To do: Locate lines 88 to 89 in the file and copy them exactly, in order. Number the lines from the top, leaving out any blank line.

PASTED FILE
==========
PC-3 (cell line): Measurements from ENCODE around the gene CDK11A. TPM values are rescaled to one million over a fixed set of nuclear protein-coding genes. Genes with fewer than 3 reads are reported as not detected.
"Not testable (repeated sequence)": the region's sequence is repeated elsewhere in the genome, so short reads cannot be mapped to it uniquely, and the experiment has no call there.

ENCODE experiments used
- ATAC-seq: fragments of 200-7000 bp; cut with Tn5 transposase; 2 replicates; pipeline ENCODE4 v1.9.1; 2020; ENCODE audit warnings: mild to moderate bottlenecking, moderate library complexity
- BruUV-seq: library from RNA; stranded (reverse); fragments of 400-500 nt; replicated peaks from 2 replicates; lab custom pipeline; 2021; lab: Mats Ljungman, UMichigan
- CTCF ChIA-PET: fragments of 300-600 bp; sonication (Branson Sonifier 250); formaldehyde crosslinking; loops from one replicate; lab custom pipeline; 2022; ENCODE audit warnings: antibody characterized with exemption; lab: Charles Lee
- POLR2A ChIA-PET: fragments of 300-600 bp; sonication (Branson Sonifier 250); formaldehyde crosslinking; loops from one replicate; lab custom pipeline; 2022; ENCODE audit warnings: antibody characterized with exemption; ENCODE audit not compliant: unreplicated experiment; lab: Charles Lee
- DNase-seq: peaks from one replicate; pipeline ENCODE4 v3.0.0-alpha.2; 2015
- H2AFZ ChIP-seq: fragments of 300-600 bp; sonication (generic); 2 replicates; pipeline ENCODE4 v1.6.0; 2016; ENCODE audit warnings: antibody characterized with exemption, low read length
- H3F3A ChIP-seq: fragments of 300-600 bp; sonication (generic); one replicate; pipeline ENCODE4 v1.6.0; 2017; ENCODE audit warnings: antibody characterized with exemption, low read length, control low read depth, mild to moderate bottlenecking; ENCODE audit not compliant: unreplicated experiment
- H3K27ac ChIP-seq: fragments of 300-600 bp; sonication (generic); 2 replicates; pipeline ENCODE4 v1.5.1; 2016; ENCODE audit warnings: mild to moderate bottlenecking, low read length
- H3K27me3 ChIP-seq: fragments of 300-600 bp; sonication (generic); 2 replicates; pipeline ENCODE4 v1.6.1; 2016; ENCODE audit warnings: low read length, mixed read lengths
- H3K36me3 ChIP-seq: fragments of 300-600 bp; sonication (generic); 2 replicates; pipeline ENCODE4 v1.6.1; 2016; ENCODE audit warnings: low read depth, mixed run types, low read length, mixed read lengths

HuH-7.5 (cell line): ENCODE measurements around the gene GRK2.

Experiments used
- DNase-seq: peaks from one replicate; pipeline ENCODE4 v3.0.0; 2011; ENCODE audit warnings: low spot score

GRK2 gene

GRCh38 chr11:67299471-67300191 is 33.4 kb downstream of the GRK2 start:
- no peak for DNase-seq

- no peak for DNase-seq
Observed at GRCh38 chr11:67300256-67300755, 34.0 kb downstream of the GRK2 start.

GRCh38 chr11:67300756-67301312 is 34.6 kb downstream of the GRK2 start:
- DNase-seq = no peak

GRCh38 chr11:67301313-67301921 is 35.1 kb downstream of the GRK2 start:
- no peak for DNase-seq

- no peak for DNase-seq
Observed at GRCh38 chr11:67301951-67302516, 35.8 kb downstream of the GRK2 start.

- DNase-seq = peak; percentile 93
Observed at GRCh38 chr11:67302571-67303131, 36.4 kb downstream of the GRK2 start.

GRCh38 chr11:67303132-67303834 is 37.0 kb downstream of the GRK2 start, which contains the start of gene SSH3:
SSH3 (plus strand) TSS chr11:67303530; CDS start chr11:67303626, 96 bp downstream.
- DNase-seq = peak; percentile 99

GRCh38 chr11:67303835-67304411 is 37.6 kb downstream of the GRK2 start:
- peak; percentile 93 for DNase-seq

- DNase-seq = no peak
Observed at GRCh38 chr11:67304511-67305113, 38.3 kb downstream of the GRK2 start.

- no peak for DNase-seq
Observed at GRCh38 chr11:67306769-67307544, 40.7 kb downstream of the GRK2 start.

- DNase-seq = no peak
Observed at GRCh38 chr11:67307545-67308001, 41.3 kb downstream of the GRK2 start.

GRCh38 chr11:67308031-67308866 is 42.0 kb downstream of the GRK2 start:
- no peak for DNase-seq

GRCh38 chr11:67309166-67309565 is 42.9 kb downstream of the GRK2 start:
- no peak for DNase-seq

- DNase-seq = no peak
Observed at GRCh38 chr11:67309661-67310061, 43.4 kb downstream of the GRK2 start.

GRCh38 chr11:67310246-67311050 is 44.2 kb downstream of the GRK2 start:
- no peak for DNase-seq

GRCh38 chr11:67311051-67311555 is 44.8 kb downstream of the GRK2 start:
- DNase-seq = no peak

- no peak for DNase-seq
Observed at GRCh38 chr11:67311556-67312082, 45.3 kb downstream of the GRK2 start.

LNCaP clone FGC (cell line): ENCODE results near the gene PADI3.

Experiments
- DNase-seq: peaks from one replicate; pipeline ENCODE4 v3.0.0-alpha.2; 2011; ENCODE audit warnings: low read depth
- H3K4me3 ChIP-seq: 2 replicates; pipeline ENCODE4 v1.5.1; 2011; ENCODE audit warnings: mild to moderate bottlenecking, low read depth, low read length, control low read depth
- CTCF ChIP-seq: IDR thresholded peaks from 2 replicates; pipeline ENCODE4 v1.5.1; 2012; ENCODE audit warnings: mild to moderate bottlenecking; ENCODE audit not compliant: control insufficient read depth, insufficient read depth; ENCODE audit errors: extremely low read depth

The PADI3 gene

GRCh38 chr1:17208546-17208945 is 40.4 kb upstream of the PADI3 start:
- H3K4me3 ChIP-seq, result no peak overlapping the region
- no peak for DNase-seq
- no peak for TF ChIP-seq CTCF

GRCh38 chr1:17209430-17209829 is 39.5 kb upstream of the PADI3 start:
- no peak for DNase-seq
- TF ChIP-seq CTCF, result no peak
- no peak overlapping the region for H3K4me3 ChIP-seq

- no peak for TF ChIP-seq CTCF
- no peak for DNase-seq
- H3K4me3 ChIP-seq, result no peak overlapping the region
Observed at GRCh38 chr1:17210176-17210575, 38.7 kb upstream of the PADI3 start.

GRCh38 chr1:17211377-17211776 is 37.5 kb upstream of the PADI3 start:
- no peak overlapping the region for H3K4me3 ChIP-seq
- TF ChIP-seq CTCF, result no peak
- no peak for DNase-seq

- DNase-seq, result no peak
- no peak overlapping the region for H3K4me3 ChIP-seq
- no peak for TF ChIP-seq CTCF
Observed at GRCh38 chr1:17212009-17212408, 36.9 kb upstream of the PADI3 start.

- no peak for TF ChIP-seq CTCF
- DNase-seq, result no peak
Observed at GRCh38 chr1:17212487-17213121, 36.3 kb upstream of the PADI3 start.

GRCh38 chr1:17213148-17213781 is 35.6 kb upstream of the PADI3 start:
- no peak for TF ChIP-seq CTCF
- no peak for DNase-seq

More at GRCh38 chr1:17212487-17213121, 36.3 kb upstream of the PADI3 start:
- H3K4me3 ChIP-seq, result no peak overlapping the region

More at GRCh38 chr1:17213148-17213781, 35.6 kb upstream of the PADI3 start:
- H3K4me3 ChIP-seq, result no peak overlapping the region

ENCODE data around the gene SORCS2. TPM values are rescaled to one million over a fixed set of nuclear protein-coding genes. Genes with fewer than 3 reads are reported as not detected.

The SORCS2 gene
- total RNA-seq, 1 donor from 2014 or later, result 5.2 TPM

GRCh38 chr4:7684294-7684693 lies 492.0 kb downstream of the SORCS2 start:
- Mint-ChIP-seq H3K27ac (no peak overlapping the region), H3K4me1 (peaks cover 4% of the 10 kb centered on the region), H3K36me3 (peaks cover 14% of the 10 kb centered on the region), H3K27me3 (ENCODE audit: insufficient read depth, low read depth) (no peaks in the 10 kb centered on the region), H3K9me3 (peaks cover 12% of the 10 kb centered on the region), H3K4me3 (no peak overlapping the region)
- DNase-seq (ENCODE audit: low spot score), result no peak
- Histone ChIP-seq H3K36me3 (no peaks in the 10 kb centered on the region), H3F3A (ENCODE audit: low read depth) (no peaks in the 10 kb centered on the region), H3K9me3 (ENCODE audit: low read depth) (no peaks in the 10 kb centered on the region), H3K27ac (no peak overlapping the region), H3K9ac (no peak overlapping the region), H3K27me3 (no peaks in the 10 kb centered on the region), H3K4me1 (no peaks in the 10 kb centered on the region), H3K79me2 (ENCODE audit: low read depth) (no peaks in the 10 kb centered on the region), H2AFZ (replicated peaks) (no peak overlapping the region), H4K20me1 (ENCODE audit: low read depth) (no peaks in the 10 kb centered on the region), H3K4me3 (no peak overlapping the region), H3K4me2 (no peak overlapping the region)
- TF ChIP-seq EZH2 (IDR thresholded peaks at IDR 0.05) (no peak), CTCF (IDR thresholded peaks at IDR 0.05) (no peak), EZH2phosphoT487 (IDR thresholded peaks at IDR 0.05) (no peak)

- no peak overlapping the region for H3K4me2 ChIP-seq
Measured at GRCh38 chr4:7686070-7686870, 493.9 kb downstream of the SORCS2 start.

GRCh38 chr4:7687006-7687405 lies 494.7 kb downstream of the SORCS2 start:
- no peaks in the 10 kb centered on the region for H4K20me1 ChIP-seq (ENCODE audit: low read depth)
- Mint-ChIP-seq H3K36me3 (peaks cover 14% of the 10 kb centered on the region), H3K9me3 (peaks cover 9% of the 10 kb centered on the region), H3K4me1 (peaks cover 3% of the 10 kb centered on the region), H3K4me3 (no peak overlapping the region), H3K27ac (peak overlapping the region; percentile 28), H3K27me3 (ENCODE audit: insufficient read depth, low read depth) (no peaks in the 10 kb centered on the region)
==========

- H3K4me3 ChIP-seq, result no peak overlapping the region

ENCODE data around the gene SORCS2. TPM values are rescaled to one million over a fixed set of nuclear protein-coding genes. Genes with fewer than 3 reads are reported as not detected.